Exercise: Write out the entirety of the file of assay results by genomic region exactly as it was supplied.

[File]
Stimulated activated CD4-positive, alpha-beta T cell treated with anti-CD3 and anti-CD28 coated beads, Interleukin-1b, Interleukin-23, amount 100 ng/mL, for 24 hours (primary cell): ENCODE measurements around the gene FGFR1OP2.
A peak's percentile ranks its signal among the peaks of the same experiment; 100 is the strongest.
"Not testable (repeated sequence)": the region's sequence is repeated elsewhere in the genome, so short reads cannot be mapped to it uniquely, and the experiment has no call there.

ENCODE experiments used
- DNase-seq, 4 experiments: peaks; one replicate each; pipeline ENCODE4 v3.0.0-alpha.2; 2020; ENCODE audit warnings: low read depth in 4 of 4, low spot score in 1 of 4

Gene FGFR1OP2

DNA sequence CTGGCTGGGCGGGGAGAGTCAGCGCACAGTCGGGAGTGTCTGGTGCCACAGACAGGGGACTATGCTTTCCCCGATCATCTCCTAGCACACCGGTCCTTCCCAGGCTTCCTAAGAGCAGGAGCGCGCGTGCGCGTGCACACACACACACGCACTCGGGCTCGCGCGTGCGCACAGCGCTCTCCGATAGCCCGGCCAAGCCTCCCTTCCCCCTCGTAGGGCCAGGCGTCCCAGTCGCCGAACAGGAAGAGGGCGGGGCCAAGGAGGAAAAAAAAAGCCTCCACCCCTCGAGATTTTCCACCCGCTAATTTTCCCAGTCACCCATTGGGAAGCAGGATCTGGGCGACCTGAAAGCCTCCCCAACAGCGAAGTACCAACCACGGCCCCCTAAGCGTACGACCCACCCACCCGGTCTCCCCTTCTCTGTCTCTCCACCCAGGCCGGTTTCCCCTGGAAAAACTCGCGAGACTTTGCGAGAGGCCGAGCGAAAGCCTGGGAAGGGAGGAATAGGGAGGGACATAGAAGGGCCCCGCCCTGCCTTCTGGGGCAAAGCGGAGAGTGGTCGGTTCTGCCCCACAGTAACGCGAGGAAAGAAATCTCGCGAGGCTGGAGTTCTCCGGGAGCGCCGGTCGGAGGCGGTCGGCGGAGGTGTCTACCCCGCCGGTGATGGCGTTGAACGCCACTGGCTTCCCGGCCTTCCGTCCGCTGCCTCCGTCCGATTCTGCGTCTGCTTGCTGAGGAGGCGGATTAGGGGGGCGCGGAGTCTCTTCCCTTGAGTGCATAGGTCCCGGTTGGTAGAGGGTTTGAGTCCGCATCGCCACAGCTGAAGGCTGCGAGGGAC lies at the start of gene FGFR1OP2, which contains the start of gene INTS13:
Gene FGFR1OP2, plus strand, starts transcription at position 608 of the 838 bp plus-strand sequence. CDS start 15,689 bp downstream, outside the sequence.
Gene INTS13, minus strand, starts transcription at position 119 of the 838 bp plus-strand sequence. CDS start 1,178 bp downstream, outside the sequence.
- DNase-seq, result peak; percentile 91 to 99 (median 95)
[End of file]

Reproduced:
Stimulated activated CD4-positive, alpha-beta T cell treated with anti-CD3 and anti-CD28 coated beads, Interleukin-1b, Interleukin-23, amount 100 ng/mL, for 24 hours (primary cell): ENCODE measurements around the gene FGFR1OP2.
A peak's percentile ranks its signal among the peaks of the same experiment; 100 is the strongest.
"Not testable (repeated sequence)": the region's sequence is repeated elsewhere in the genome, so short reads cannot be mapped to it uniquely, and the experiment has no call there.

ENCODE experiments used
- DNase-seq, 4 experiments: peaks; one replicate each; pipeline ENCODE4 v3.0.0-alpha.2; 2020; ENCODE audit warnings: low read depth in 4 of 4, low spot score in 1 of 4

Gene FGFR1OP2

DNA sequence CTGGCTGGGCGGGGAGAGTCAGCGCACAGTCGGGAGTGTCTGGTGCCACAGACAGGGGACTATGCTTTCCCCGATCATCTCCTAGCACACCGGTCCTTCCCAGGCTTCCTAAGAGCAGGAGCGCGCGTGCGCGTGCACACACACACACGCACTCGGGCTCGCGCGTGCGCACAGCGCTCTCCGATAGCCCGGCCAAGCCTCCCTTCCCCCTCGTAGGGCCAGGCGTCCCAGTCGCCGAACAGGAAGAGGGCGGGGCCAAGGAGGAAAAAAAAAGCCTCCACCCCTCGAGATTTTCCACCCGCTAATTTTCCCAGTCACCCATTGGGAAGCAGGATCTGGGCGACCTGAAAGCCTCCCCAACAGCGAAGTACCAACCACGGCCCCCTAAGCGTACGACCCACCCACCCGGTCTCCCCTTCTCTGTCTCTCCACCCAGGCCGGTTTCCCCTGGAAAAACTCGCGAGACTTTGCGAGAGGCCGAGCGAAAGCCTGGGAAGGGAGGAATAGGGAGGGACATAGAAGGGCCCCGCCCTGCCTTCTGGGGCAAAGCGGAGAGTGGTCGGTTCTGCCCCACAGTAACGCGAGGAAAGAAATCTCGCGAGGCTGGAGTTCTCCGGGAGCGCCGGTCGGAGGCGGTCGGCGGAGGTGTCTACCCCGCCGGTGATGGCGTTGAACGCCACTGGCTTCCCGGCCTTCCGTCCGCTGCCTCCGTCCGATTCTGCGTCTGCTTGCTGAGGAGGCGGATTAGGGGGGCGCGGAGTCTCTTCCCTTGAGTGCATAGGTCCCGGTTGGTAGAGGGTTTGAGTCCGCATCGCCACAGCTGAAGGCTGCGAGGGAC lies at the start of gene FGFR1OP2, which contains the start of gene INTS13:
Gene FGFR1OP2, plus strand, starts transcription at position 608 of the 838 bp plus-strand sequence. CDS start 15,689 bp downstream, outside the sequence.
Gene INTS13, minus strand, starts transcription at position 119 of the 838 bp plus-strand sequence. CDS start 1,178 bp downstream, outside the sequence.
- DNase-seq, result peak; percentile 91 to 99 (median 95)